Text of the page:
the backdrop of constellations. One thing I’d like to do, to show you an advanced
feature which can be of use, is I’m going to hit the F3 key, which brings up our
advanced menu, which I had my time controls next to. And I’m gonna come down
to the fourth entry — it says global properties. And if I turn that on, pops up
a submenu, and there are many different things to explore here. But the first
thing I thought I would do is just come down to this set of sliders under
render engine. Open that and amongst various things there’s a background exposure. That’s the third slider down. And I usually
drag that up to about 4. And when I do, this is going to enhance the background
for us and that’s what we want to see. And then I can kind of get rid of this
submenu. And so now we’re seeing the solar system, the Sun, the reds of diagonal
constellations, as we move out. And as we move out, we might want to see the star labels, so that we can see what stars we’re
actually seeing. So to do that, I’ll open up the stars menu and there are stars
labels. I’ll command enable them and we can now see star labels. So in this case,
you see some star labels are large and some are small, and you might say, ‘Well
why is that?’ If I point out this beautiful
constellation of the scorpion right here, Scorpius, and it’s right next to the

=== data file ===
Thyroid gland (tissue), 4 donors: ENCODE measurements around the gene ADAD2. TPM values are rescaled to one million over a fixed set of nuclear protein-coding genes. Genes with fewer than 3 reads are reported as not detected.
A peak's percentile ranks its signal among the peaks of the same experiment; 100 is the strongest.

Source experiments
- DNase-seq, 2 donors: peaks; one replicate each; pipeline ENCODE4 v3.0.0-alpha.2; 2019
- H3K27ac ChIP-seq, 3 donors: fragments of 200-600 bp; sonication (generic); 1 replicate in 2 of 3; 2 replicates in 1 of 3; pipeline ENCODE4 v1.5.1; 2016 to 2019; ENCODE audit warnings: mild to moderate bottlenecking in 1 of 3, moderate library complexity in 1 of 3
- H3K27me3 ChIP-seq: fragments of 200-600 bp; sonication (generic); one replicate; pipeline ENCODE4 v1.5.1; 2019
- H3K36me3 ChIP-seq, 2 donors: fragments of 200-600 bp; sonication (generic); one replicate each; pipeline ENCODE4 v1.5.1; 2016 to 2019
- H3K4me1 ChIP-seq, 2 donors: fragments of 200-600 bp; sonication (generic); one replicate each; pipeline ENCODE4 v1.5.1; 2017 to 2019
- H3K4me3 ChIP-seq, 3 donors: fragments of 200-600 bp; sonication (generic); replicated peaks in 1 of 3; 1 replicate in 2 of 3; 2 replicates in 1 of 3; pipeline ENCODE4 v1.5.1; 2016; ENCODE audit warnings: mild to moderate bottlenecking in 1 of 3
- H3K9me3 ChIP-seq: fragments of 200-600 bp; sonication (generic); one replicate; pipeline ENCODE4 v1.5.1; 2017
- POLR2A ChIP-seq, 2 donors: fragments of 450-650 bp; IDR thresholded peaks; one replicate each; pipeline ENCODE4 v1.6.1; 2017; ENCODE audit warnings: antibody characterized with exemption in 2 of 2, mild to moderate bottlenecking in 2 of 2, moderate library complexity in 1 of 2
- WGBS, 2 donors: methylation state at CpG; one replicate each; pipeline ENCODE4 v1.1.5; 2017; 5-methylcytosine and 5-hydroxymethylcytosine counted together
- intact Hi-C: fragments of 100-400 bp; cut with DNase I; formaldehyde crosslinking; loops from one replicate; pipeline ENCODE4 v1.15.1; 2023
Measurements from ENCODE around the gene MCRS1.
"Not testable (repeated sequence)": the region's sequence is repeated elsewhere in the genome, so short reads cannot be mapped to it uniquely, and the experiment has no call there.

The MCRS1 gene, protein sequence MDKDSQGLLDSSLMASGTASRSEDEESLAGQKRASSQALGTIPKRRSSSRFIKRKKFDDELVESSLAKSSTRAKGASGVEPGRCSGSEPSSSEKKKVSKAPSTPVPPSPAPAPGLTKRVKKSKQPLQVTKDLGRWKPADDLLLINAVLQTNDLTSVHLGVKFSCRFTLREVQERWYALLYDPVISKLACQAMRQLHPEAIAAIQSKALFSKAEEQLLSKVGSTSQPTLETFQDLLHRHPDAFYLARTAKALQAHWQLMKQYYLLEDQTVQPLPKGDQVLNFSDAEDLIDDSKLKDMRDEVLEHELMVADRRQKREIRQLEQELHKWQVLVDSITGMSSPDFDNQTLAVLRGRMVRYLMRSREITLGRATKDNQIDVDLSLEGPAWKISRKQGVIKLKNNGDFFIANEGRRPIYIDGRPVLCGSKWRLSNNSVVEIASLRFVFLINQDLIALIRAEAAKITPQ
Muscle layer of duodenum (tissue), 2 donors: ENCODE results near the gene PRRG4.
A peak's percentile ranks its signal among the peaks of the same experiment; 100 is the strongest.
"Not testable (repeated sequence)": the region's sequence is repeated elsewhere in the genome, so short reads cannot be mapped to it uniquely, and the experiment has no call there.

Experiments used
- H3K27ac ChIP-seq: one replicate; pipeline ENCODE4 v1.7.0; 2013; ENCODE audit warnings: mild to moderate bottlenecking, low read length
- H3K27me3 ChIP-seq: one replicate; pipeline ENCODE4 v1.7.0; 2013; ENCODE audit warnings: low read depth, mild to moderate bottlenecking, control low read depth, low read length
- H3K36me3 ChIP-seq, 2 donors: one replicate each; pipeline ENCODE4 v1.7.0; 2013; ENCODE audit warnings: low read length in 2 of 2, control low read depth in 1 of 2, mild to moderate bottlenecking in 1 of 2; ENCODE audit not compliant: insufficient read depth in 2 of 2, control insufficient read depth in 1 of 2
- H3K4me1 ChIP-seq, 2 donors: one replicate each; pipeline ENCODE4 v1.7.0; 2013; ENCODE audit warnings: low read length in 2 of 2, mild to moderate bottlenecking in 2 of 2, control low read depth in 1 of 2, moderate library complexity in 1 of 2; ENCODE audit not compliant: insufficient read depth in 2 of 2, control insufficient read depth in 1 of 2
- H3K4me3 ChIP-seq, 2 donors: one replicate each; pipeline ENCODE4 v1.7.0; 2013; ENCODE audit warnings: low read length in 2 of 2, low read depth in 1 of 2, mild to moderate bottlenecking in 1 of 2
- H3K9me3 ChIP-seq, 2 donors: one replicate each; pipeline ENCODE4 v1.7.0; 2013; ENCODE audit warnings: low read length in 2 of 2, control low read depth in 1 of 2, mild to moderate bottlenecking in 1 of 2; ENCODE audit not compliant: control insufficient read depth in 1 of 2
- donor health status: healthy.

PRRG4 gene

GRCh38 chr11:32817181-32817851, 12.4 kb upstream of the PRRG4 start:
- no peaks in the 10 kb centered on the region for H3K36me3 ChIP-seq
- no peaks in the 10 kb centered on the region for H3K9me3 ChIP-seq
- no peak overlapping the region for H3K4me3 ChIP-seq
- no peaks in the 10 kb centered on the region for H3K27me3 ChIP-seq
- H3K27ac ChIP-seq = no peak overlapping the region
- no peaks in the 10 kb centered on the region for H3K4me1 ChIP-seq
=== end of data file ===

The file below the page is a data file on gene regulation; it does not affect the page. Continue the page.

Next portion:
brightest section of the Milky Way, is the prominent star Antares. This
kind of got some small typeface, then there’s a star with a larger typeface.
Maybe you’ve heard of, or not, but Java. And then there’s Kaus Borealis and Kaus
Australis over here. Well the labels actually reflect
perspective. These are stars that are closer. So Antares is actually about 300
light years away, it’s a red giant and it’s still a prominent star, which means
it’s a very bright star, quite far away. But we’re seeing these star labels
because they are giving us an early indication of distance. So let’s now move
away from our solar system. I’m only 11 lightdays away from the Sun. I got to
move away from the Sun with my right mouse button, and when I get out here —
there — at one lightyear, we now pop on the Sun’s glare, as if it’s just another
star. And it’s the brightest thing we see because we’re close to it. At this point,
we’ve moved far enough away to where I see Proxima Centauri. So okay I can still
use the left mouse button to move around and we can now see the red zodiacal
constellations. And we can see the Proxima has already moved away from its
location sort of on the wallpaper of sky, if you will, and we might be able to move
down — there’s the Southern Cross. I’m moving in this direction because I expect to